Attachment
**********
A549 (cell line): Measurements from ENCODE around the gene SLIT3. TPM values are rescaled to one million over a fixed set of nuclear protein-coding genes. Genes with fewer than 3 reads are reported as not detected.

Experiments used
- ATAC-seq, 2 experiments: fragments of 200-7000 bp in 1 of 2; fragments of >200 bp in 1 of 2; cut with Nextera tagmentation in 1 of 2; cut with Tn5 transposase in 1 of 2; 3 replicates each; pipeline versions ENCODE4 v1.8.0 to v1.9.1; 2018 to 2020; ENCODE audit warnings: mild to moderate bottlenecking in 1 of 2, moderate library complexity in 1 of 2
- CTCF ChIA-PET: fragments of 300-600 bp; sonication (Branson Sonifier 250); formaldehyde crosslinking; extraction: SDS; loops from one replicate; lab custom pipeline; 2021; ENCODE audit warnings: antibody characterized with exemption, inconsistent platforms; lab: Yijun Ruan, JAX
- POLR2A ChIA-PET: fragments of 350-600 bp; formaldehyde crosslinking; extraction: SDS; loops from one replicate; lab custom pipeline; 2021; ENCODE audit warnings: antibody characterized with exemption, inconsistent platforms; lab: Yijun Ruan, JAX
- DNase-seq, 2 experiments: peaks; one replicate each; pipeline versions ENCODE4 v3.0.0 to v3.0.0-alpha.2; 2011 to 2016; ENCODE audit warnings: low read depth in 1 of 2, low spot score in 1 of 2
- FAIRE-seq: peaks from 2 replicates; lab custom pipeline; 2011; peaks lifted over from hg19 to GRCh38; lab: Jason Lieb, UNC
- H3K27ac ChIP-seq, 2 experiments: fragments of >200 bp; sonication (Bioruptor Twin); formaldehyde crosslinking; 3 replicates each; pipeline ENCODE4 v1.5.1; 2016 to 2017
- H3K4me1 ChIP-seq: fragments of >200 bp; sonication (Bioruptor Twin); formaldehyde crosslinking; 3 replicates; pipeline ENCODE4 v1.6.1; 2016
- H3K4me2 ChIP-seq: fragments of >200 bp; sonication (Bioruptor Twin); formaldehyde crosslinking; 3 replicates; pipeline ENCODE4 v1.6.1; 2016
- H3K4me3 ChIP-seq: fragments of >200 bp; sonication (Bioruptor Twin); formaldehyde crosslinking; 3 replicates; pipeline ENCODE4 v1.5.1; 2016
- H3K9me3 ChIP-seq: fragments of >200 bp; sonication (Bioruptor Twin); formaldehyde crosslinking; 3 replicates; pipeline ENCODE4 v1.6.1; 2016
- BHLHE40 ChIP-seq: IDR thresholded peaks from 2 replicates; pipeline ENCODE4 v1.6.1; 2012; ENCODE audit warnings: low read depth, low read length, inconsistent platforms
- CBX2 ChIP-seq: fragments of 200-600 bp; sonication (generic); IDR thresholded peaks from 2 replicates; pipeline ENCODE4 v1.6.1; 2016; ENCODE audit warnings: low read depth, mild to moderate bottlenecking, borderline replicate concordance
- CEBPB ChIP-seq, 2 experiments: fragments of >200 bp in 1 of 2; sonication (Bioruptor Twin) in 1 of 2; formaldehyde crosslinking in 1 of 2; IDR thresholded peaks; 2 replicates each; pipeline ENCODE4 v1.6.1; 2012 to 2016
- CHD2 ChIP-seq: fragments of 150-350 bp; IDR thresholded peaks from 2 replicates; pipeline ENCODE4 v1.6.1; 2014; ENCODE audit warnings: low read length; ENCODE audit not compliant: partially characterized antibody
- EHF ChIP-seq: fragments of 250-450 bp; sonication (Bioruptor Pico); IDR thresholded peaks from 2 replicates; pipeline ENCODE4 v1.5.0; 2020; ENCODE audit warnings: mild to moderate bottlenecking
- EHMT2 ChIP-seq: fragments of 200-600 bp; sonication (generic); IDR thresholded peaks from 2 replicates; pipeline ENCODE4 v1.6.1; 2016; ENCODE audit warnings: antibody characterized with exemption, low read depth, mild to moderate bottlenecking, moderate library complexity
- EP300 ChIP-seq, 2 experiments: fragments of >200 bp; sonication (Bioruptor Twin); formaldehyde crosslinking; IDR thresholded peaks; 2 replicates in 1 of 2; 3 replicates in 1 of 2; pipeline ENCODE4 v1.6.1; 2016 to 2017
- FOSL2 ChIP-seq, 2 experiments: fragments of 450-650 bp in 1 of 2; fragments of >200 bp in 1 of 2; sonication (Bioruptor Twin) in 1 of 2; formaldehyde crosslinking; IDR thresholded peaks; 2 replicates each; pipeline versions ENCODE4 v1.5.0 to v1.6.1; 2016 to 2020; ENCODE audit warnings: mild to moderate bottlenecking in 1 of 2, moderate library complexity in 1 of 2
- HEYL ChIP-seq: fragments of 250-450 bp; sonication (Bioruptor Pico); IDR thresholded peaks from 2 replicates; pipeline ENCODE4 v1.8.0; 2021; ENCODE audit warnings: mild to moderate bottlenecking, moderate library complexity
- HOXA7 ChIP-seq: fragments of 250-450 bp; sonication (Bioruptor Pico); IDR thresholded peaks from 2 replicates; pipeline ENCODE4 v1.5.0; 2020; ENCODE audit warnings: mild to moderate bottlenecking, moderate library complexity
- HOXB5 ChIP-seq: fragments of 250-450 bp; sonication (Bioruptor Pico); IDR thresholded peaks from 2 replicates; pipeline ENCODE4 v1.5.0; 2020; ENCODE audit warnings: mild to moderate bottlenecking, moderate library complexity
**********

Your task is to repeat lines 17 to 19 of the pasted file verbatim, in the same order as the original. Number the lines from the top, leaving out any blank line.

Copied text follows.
- EHF ChIP-seq: fragments of 250-450 bp; sonication (Bioruptor Pico); IDR thresholded peaks from 2 replicates; pipeline ENCODE4 v1.5.0; 2020; ENCODE audit warnings: mild to moderate bottlenecking
- EHMT2 ChIP-seq: fragments of 200-600 bp; sonication (generic); IDR thresholded peaks from 2 replicates; pipeline ENCODE4 v1.6.1; 2016; ENCODE audit warnings: antibody characterized with exemption, low read depth, mild to moderate bottlenecking, moderate library complexity
- EP300 ChIP-seq, 2 experiments: fragments of >200 bp; sonication (Bioruptor Twin); formaldehyde crosslinking; IDR thresholded peaks; 2 replicates in 1 of 2; 3 replicates in 1 of 2; pipeline ENCODE4 v1.6.1; 2016 to 2017